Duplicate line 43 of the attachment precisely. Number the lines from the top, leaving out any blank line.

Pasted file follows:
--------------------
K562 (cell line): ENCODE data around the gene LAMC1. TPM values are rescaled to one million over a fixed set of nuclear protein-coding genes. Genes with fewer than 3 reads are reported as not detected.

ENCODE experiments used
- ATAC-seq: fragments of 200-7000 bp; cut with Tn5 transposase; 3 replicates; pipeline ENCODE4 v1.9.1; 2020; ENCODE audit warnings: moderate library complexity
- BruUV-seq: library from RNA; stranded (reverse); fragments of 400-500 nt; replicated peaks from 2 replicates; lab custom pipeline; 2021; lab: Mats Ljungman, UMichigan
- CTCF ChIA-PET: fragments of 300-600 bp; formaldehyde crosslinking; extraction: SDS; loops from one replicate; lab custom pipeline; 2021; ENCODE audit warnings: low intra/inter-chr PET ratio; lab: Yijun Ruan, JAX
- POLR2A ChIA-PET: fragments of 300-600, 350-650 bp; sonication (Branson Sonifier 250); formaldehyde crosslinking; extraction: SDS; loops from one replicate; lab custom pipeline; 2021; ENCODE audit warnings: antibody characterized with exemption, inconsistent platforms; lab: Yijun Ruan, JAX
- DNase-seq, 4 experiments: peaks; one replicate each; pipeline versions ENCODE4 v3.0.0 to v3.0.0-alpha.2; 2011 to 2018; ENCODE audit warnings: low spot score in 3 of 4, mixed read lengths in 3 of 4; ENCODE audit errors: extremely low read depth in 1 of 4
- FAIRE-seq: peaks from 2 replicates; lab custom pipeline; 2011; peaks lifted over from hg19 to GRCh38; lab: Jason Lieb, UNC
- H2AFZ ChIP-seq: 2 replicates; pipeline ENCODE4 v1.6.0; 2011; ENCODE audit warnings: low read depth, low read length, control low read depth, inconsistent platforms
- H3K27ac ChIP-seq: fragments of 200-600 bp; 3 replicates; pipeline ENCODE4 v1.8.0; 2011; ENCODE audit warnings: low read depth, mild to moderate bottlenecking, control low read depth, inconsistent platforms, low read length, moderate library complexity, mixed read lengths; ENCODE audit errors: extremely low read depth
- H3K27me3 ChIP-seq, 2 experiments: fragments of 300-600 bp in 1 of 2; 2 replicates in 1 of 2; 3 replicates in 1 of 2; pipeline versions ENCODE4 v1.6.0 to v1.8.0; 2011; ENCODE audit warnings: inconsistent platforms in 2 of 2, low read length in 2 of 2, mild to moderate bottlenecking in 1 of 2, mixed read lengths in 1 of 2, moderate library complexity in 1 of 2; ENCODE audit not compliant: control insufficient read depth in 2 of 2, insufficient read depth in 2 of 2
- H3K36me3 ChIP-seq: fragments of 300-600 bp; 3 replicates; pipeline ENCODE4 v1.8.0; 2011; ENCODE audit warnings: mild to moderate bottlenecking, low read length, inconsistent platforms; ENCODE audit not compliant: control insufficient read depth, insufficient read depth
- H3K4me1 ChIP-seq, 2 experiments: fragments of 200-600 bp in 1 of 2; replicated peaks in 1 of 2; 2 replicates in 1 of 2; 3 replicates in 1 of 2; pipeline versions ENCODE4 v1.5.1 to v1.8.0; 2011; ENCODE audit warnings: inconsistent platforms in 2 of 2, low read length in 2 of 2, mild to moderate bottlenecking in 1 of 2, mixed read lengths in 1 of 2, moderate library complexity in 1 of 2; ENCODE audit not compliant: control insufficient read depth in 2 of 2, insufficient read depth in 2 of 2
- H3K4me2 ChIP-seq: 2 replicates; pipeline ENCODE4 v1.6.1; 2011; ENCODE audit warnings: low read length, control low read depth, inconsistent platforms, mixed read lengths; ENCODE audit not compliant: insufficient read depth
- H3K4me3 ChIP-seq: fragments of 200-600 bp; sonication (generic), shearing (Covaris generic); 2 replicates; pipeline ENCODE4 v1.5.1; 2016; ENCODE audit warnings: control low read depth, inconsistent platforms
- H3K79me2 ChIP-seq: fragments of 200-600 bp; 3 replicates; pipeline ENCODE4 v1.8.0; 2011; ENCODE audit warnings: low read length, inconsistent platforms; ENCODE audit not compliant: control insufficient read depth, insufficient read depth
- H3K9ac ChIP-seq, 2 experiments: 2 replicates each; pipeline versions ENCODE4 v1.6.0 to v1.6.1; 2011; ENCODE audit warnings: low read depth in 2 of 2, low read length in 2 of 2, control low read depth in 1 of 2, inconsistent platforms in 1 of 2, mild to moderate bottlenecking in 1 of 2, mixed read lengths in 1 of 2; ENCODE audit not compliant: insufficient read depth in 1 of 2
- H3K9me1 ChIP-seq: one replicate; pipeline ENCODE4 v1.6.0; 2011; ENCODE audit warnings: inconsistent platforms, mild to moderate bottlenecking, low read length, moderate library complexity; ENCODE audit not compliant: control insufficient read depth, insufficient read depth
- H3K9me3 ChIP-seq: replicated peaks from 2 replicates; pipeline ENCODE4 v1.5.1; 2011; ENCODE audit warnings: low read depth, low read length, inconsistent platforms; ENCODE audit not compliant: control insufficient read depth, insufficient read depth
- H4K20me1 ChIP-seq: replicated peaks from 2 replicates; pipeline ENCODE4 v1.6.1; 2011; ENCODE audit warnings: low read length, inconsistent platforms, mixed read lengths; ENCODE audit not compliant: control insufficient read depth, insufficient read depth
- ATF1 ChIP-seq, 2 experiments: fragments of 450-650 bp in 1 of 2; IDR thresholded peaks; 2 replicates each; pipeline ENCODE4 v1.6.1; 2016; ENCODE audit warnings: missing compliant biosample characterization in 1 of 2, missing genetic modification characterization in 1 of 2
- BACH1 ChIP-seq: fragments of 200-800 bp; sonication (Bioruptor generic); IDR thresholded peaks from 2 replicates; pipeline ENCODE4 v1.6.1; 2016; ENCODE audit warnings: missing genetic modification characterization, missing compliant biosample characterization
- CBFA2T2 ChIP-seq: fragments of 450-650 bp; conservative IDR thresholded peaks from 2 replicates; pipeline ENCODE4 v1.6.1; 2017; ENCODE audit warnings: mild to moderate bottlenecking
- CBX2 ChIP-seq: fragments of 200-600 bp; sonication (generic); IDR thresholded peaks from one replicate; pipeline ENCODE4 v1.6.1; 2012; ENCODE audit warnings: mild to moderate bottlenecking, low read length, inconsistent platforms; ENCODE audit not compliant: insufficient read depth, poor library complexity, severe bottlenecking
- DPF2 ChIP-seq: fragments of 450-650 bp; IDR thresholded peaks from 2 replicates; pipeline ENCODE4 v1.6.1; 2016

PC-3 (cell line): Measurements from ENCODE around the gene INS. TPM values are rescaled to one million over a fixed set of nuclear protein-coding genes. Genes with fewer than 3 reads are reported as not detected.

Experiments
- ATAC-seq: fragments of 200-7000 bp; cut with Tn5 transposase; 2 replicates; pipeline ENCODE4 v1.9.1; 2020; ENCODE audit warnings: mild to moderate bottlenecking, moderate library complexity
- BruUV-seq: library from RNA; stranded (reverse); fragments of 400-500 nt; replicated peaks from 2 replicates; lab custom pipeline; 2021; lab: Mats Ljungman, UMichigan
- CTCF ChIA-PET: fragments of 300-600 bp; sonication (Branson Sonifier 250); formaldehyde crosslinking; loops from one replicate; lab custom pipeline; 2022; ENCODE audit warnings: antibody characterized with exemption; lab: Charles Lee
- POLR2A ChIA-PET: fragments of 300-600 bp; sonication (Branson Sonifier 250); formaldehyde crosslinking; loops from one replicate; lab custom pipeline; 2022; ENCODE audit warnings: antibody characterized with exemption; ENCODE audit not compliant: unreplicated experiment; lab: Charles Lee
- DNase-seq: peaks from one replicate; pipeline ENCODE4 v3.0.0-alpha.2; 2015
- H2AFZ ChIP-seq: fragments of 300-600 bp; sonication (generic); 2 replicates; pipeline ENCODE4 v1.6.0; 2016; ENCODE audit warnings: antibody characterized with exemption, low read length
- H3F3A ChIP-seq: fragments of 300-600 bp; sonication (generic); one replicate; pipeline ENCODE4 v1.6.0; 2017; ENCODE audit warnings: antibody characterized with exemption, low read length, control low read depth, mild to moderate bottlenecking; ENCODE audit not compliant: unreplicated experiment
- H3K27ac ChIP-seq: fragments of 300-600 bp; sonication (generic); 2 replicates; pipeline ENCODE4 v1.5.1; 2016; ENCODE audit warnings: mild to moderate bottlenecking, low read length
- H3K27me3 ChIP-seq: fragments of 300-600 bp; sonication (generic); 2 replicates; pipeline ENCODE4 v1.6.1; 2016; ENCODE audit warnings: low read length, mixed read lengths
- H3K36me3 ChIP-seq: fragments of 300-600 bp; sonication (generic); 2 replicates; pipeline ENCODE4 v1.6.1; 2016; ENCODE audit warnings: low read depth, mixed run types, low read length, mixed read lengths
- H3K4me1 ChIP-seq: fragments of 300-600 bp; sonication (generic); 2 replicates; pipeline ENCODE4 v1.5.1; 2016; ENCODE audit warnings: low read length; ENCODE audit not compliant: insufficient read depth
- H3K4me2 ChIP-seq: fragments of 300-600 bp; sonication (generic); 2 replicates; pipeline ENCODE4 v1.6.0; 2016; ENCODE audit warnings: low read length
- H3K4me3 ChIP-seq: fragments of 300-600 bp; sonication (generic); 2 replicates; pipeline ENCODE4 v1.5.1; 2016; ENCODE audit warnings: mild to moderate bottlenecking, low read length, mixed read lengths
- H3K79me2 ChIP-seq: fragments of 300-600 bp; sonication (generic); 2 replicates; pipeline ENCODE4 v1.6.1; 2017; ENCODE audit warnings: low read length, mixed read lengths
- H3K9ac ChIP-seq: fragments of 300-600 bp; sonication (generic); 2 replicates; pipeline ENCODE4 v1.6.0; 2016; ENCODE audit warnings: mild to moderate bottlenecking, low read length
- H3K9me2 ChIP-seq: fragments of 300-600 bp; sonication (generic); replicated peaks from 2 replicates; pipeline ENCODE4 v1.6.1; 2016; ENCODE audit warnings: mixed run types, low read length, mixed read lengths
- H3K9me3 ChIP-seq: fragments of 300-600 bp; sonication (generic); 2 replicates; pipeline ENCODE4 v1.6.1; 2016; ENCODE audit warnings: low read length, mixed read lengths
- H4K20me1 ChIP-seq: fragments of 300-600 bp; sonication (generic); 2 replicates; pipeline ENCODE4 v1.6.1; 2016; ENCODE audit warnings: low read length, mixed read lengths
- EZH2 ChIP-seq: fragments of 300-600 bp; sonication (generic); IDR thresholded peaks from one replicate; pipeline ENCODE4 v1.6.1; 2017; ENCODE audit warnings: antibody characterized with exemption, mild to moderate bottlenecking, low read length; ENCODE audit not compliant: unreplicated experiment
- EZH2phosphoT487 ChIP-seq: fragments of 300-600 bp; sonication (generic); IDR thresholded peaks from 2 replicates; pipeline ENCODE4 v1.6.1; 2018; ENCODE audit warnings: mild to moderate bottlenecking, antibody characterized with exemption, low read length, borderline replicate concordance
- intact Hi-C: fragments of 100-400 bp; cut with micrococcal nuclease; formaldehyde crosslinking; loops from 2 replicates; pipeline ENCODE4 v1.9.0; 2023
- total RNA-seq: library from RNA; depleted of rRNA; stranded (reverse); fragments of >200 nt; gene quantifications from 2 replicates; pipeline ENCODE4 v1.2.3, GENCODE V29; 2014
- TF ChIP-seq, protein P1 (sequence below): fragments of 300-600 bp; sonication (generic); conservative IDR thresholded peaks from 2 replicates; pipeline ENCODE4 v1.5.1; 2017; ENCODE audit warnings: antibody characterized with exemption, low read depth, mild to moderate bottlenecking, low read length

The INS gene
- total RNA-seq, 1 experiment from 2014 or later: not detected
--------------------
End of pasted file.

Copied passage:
- H3K9me2 ChIP-seq: fragments of 300-600 bp; sonication (generic); replicated peaks from 2 replicates; pipeline ENCODE4 v1.6.1; 2016; ENCODE audit warnings: mixed run types, low read length, mixed read lengths